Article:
Let's get to the point. Interviewing is an uncomfortable process no matter what side of the desk you're on. No one ever hires anyone unless they believe that revenue can be generated as a result of that hire. Right?
As a healthcare executive recruiter, you might imagine the countless conversations that I have had with my clients-looking to fill job openings-and my candidates-looking for jobs.
After an interview, I follow up with both the employer and the candidate to find out how the interview went. First I ask how long the interview lasted. Obviously, if the interview is short then chances are great that it was a disaster. If an interview lasts longer than an hour, that is a good sign of mutual interest.
There are so many questions that are asked by both candidate and employer as each party learns about the other. Some questions by employers are almost comical.
Here are the top four most annoying interview questions to a candidate:
What are your weak points? Is someone really going to tell a stranger something incriminating? Would someone really say, “I come to work late sometimes” or “Sometimes I spend the entire day surfing the 'net”? Of course not.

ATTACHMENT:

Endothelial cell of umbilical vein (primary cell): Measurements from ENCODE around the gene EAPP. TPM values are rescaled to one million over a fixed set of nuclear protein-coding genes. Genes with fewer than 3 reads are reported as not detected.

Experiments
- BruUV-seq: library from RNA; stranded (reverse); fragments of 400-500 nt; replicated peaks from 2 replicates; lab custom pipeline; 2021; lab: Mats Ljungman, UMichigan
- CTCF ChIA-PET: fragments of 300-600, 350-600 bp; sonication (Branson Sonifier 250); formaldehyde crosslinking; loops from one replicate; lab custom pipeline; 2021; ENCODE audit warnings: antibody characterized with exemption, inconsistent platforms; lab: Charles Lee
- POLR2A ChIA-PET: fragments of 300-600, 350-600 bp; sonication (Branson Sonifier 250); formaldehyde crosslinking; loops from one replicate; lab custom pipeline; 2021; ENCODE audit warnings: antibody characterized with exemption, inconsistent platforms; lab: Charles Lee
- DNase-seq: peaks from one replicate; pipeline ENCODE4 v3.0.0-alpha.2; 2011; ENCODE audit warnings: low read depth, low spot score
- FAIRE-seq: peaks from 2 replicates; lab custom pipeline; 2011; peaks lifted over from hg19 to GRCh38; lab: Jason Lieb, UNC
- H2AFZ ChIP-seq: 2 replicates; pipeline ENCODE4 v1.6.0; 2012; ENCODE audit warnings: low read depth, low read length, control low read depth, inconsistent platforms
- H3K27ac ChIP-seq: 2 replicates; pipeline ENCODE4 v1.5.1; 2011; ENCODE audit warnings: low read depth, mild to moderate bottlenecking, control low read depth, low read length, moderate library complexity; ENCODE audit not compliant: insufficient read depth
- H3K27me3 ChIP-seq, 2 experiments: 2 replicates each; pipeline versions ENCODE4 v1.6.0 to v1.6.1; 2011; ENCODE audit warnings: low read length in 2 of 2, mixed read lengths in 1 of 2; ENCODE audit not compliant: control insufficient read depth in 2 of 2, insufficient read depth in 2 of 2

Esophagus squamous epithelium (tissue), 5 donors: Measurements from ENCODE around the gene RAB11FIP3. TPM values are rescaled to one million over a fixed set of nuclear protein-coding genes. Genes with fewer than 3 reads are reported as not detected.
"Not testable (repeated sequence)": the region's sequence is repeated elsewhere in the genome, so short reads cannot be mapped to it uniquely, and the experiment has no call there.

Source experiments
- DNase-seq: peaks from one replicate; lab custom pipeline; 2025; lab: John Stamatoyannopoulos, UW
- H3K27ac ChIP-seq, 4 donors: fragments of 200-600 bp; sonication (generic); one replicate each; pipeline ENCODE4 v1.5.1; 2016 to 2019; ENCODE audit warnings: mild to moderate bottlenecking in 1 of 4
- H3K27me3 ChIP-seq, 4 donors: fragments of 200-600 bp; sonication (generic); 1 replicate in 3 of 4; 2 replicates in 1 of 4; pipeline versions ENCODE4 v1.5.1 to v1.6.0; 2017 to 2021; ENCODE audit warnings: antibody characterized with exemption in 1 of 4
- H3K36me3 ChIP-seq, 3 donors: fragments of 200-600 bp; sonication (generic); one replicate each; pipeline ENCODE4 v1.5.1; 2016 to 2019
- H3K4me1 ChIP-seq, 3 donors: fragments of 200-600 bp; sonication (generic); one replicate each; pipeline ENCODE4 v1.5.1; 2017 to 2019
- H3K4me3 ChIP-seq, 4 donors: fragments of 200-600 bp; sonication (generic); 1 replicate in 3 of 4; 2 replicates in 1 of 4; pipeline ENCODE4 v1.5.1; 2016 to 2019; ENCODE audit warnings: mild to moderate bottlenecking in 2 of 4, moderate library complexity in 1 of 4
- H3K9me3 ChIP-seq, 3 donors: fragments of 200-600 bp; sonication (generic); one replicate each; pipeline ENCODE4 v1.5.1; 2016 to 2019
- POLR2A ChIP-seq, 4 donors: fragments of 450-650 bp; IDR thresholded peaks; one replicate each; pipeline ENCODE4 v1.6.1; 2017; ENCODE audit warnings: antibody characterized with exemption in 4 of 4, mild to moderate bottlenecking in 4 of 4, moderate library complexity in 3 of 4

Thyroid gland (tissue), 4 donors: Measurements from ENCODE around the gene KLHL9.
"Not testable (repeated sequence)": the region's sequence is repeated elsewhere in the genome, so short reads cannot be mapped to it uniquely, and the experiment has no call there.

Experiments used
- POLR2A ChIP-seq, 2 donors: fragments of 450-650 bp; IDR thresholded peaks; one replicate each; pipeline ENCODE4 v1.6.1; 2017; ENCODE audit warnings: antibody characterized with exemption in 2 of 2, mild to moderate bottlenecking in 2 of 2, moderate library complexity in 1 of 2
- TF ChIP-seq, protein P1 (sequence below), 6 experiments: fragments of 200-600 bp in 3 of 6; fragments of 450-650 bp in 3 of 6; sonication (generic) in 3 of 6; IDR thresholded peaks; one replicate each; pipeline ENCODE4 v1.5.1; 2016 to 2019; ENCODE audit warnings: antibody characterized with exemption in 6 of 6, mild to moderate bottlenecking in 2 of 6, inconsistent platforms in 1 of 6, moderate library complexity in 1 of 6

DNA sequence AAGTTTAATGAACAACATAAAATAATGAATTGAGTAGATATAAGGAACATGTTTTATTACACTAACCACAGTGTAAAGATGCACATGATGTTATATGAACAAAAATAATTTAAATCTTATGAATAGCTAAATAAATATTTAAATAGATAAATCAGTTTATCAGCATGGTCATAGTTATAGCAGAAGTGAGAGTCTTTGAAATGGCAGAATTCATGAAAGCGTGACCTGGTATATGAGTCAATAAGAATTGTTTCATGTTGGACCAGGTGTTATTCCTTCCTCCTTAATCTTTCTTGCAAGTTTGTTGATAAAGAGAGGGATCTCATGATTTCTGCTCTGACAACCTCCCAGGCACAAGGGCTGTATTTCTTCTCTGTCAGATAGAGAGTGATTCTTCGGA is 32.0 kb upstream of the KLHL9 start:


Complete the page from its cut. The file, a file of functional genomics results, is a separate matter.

Where do you see yourself in five years? If the candidate wants the job badly enough he or she is going to almost certainly lie and say something politically correct such as, “If it's with your company, then where you feel my abilities will be of most benefit to the organization.” Yeah, right. Most people have no clue where they see themselves tomorrow!
How would others describe you? Well doesn't that depend on who the “others” are? If the “others” are friends and family, they'll say great things-they would even lie for the candidate. If “others” are coworkers, then each one would have a different description because each has had different experiences with the candidate-and they, too, would lie for him or her.
Why do you want to work here? Wow, how original. Another completely annoying question that does not provide any useful information in getting to know someone at an interview. Is anyone going to tell the truth and say “I'm unemployed and I'm broke-I couldn't care less who I work for” or “I want to work here because I've been turned down by every one of your competitors”?
For some great responses to these difficult questions, feel free to contact me.
Bernie Reifkind is CEO and founder of Premier Search (
http://www.psihealth.com), a healthcare executive search firm in Los Angeles. He can be reached by e-mail at
Bernie@psihealth.com or (800) 801-1400. Long-Term Living 2010 April;59(4):41